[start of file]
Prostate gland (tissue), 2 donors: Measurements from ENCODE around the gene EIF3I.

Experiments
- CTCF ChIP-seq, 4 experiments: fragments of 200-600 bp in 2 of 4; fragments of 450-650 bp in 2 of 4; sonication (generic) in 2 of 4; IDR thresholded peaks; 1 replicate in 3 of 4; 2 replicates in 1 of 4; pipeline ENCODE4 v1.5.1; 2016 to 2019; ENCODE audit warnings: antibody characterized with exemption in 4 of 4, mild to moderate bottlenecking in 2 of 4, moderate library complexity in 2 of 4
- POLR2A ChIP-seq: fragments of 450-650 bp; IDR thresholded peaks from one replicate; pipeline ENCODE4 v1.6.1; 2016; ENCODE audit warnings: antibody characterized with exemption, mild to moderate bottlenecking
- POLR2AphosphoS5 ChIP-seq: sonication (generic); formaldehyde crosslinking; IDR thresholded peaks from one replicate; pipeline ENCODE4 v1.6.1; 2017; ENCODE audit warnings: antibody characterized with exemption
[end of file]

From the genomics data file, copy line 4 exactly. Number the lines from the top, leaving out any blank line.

- POLR2A ChIP-seq: fragments of 450-650 bp; IDR thresholded peaks from one replicate; pipeline ENCODE4 v1.6.1; 2016; ENCODE audit warnings: antibody characterized with exemption, mild to moderate bottlenecking